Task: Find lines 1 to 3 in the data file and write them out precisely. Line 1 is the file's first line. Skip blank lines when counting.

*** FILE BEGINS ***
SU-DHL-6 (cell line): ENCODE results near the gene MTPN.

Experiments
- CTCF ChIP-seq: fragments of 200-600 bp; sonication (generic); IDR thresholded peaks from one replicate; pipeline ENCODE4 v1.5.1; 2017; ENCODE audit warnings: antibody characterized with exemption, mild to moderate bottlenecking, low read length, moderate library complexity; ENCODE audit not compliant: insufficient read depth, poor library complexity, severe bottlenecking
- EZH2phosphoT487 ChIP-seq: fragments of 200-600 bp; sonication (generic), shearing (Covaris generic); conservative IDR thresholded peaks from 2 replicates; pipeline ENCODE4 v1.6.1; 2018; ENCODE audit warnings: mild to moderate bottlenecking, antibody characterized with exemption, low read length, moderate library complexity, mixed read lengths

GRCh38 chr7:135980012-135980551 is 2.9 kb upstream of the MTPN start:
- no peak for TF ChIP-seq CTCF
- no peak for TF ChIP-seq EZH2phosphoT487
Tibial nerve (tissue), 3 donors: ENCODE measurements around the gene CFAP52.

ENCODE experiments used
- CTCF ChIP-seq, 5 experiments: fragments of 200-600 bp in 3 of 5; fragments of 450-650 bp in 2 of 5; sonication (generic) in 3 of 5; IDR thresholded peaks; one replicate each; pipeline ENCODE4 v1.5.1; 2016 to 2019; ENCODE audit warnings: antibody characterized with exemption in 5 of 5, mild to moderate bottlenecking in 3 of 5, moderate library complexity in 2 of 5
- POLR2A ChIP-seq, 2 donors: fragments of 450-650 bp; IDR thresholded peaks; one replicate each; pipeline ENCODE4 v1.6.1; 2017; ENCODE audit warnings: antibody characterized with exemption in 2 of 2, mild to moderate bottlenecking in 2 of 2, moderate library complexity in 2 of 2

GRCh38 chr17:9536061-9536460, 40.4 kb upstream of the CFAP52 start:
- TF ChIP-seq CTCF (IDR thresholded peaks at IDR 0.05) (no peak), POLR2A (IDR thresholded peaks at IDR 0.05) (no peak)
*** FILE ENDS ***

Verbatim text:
SU-DHL-6 (cell line): ENCODE results near the gene MTPN.

Experiments
- CTCF ChIP-seq: fragments of 200-600 bp; sonication (generic); IDR thresholded peaks from one replicate; pipeline ENCODE4 v1.5.1; 2017; ENCODE audit warnings: antibody characterized with exemption, mild to moderate bottlenecking, low read length, moderate library complexity; ENCODE audit not compliant: insufficient read depth, poor library complexity, severe bottlenecking